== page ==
About the author: Janice Malone is a teacher and owner of ELA Seminars. For more of her story, go here

Share Point:

Okay, now here are two questions for you:

1.What unconventional writing techniques have you tried that have improved your own or your students’ writings?  and/or  2. What are your biggest pet peeves when you are reading professional writings or grading student writings?

Until next time…stay committed…teach with passion…and inspire students with who you are.

5 Hands

I know. It sounds devious to write a “How To” piece designed to equip young writers with tools that play mind games with their readers. So I am going to backpedal a bit and call this a “Readers Beware” piece instead. Either way you look at it, it’s always fun to explore the impact of words.

 1. Regrettably

The job of this drama queen is to convince an audience that you are emotionally involved with your topic or story. Direct this empathy-builder to enter on cue whenever you feel the desire to connect more deeply with your readers. After all, who can resist the sight of a spontaneous tear rolling down a cheek or the disquieting sound of mournful sigh?

 2. For Instance

As the sophisticated alternative to its generic counterpart “for example,” this transitional phrase is comfortable just about anywhere. While she is capable of confidently introducing a sentence, she is equally comfortable quietly slipping into the middle of  (or resting at the end of)  one. This versatile transition phrase is your own personal lady-in-waiting.

 3. Fortunately

Before you even share your valuable insights, understand that this word choice promises to flood readers with a sunny perspective. And they expect you to deliver. So make sure that you pack a ton of “feel good” information into the sentences that follow it so you can maintain the trust of your audience.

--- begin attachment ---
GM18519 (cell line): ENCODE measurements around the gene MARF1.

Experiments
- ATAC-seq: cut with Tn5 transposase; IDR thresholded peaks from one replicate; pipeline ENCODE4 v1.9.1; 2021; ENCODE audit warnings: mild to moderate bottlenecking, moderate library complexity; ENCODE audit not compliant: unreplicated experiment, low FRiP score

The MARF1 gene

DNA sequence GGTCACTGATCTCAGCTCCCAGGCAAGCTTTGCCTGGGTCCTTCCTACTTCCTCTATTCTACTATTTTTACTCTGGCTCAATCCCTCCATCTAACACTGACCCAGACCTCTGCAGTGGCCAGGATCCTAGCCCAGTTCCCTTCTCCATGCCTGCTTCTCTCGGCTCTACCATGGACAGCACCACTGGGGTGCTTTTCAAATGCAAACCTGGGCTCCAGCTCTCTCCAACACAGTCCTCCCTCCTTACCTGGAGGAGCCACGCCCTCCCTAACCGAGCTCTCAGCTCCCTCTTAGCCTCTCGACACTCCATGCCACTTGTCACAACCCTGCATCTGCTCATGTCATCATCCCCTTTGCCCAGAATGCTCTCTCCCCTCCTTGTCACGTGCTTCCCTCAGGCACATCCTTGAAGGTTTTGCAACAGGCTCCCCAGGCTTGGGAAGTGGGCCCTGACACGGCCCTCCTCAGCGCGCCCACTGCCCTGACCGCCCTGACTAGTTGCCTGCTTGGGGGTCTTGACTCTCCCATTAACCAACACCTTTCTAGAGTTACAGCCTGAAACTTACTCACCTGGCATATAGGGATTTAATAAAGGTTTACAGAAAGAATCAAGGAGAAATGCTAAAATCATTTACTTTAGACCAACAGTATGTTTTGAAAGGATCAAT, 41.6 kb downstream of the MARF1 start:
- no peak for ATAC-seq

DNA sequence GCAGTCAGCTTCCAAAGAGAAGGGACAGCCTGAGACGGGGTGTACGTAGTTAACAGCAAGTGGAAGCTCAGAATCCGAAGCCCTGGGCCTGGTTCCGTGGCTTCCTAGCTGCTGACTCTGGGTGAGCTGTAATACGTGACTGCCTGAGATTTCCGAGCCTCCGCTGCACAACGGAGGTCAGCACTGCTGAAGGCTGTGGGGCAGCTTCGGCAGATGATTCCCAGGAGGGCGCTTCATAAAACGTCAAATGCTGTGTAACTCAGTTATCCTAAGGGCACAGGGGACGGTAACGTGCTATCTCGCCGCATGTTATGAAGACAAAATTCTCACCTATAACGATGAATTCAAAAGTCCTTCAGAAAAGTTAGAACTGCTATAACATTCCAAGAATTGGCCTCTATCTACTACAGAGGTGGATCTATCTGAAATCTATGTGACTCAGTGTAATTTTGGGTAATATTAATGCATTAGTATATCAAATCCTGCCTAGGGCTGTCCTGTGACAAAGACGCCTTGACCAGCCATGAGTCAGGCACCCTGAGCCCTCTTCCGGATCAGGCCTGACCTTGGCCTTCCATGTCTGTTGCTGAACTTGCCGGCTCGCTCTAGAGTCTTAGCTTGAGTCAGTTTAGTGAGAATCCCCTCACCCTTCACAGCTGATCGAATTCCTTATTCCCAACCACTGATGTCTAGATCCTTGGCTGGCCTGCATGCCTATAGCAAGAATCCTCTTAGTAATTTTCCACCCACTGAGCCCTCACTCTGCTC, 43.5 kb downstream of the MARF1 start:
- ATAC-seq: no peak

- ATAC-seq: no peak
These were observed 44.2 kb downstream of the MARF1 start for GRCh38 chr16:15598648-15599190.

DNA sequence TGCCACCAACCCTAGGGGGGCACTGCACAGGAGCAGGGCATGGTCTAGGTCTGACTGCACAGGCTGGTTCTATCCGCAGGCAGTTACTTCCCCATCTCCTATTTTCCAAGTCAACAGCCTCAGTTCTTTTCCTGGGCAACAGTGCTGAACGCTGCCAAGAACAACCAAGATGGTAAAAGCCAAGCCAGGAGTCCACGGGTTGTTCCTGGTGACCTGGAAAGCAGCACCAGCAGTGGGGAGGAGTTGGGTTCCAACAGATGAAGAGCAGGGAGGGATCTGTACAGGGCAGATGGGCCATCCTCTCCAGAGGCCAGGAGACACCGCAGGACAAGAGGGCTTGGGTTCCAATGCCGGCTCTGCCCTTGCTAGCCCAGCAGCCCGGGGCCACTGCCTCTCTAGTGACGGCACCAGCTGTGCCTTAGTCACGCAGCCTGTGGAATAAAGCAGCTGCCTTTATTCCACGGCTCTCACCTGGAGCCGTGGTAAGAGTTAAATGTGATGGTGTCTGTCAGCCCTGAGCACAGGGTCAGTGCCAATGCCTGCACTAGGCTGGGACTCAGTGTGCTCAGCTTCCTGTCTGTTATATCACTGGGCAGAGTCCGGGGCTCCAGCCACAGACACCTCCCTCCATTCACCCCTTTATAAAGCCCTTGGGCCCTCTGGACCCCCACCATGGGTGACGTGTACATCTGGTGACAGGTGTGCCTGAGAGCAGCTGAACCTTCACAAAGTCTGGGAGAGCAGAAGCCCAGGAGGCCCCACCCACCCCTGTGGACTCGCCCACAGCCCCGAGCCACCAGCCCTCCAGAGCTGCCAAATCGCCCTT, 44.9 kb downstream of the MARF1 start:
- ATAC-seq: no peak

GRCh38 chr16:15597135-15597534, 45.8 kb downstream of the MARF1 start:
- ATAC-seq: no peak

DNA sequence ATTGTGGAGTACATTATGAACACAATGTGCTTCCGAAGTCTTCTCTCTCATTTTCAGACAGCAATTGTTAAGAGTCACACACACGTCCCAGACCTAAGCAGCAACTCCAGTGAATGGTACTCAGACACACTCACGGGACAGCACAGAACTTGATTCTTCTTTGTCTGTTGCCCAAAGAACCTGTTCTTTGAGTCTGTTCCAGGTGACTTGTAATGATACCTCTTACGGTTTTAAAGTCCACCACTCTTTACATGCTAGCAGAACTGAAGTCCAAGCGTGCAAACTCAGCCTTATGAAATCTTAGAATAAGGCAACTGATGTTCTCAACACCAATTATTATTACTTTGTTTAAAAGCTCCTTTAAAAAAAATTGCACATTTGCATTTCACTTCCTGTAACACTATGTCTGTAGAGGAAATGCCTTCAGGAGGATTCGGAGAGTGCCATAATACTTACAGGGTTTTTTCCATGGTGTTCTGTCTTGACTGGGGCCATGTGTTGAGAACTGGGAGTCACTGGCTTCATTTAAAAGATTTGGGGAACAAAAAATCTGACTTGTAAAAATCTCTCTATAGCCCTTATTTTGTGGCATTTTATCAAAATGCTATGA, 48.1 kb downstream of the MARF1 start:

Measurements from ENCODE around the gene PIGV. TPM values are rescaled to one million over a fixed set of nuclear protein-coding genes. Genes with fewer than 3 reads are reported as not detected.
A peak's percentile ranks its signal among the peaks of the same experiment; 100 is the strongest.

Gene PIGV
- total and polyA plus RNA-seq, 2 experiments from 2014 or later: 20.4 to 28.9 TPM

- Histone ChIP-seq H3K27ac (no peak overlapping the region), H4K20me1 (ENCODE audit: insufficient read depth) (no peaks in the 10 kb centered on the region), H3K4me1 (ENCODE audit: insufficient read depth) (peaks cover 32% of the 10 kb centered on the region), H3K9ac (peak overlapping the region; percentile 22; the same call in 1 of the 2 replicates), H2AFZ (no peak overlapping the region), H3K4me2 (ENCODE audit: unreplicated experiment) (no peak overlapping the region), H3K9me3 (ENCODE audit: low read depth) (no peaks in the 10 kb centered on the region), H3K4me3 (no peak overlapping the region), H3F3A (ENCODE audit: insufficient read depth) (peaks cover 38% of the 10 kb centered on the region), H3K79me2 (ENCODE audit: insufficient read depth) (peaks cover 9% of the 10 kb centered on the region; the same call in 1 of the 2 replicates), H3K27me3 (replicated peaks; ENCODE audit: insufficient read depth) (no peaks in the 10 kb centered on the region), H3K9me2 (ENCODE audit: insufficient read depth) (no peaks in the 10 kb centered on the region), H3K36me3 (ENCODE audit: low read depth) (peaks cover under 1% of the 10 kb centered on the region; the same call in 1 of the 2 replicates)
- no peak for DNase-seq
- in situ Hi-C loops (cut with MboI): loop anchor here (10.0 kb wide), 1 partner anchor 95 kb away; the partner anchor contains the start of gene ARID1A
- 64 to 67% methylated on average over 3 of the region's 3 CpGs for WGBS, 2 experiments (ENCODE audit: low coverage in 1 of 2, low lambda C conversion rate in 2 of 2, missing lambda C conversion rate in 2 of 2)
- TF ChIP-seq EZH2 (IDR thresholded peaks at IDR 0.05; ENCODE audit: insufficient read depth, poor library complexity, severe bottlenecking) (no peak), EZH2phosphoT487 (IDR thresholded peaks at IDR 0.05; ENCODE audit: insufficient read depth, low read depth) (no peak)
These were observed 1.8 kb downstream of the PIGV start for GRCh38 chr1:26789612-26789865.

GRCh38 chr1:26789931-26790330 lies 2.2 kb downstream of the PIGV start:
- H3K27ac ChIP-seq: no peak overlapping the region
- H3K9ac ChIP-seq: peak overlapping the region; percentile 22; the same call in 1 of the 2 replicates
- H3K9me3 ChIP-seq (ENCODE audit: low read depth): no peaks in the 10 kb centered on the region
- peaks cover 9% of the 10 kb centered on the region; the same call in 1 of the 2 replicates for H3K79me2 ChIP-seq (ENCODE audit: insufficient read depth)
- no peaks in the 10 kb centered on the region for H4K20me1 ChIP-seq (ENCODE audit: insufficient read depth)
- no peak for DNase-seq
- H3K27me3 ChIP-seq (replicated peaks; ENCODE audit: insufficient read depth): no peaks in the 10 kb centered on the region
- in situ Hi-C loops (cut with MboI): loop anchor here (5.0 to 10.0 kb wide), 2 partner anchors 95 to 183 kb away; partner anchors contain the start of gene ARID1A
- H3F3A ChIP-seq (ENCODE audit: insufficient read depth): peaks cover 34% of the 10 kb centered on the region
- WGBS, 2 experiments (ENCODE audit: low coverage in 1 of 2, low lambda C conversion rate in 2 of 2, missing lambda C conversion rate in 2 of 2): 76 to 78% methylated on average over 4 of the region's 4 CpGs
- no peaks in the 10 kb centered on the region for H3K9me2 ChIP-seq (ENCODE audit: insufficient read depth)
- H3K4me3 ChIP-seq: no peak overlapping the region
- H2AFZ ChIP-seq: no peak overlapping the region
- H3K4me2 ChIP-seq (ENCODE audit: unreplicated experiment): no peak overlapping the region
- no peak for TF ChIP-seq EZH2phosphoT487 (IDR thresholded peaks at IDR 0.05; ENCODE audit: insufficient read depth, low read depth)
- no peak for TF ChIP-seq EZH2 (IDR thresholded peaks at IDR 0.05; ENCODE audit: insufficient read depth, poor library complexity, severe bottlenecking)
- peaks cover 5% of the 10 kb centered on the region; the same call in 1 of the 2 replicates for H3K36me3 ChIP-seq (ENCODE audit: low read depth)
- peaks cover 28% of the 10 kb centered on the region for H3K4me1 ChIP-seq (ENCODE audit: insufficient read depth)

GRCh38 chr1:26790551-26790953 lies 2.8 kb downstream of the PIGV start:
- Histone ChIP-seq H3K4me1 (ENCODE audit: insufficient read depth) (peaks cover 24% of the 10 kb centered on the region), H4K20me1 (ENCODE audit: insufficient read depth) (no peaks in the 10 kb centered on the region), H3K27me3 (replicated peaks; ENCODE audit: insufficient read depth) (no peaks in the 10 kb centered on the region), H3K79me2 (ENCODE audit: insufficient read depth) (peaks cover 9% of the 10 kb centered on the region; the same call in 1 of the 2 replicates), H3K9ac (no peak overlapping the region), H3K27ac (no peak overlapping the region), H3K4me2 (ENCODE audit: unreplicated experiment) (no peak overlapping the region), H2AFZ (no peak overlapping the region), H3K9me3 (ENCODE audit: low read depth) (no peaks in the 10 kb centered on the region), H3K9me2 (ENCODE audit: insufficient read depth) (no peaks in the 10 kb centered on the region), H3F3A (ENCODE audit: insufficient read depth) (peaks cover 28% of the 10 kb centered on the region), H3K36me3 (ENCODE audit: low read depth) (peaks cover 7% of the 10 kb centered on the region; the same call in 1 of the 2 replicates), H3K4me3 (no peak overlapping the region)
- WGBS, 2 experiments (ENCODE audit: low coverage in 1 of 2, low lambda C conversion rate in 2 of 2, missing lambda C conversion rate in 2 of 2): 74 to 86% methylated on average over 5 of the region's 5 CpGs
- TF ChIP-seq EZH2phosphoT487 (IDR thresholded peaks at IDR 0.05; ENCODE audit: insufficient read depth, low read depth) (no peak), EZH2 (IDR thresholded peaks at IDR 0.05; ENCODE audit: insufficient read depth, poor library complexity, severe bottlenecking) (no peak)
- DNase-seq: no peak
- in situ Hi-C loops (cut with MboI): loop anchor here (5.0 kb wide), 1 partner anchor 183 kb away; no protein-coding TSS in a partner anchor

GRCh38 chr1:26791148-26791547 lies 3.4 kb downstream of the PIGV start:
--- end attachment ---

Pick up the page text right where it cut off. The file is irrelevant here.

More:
4. Perhaps

Welcome this reader-friendly word into your writings as if you were bringing an old friend into your home. This likable fellow is happiest when it is given the chance to air its opinions as well as its musings. As an open-minded companion, he has perfected the simple art of conversation.

5. Ultimately

Put this prizefighter in your closing paragraph and it will fight for you. The moment this word is read or uttered it will either empower readers to take a firm stand on an issue or it will elevate you (the writer) to a position of authority. Either way, this transition packs a powerful punch.


Note: Don’t be fooled. Transitions are manipulative companions who are obsessed with controlling readers’ minds and actions. Use them intelligently.

Janice Malone

 Share Point: Now, here’s a question for you: What is your pet transition or transition phrase, and what is its special power? (Click on the comment icon at the top of this post.)

Until next time…stay committed…teach with passion…and inspire students with who you are.

I’m hoping to connect with fellow English Language Arts teachers and bloggers who are looking to share high-interest, low-prep writing exercises that engage middle and secondary students.

Janice Malone